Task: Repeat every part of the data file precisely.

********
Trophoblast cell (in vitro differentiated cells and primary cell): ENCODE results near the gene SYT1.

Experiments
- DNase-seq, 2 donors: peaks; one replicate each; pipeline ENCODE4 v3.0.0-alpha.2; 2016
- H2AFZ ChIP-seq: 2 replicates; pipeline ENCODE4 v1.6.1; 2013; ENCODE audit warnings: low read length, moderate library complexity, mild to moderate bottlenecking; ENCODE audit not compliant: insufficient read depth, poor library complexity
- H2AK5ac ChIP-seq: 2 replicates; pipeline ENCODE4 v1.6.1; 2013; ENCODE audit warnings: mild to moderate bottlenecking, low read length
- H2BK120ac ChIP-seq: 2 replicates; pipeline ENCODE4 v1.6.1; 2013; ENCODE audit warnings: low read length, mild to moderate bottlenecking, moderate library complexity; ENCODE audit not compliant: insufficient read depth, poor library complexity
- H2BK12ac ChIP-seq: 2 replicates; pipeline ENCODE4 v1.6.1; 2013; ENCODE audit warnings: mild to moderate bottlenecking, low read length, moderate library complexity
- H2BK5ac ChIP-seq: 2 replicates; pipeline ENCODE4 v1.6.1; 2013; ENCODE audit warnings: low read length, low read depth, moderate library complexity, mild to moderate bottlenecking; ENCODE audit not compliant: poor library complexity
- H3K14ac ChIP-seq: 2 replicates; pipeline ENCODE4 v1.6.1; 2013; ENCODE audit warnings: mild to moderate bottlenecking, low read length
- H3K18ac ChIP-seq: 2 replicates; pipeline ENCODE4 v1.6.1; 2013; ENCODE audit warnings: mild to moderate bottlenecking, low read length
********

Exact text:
Trophoblast cell (in vitro differentiated cells and primary cell): ENCODE results near the gene SYT1.

Experiments
- DNase-seq, 2 donors: peaks; one replicate each; pipeline ENCODE4 v3.0.0-alpha.2; 2016
- H2AFZ ChIP-seq: 2 replicates; pipeline ENCODE4 v1.6.1; 2013; ENCODE audit warnings: low read length, moderate library complexity, mild to moderate bottlenecking; ENCODE audit not compliant: insufficient read depth, poor library complexity
- H2AK5ac ChIP-seq: 2 replicates; pipeline ENCODE4 v1.6.1; 2013; ENCODE audit warnings: mild to moderate bottlenecking, low read length
- H2BK120ac ChIP-seq: 2 replicates; pipeline ENCODE4 v1.6.1; 2013; ENCODE audit warnings: low read length, mild to moderate bottlenecking, moderate library complexity; ENCODE audit not compliant: insufficient read depth, poor library complexity
- H2BK12ac ChIP-seq: 2 replicates; pipeline ENCODE4 v1.6.1; 2013; ENCODE audit warnings: mild to moderate bottlenecking, low read length, moderate library complexity
- H2BK5ac ChIP-seq: 2 replicates; pipeline ENCODE4 v1.6.1; 2013; ENCODE audit warnings: low read length, low read depth, moderate library complexity, mild to moderate bottlenecking; ENCODE audit not compliant: poor library complexity
- H3K14ac ChIP-seq: 2 replicates; pipeline ENCODE4 v1.6.1; 2013; ENCODE audit warnings: mild to moderate bottlenecking, low read length
- H3K18ac ChIP-seq: 2 replicates; pipeline ENCODE4 v1.6.1; 2013; ENCODE audit warnings: mild to moderate bottlenecking, low read length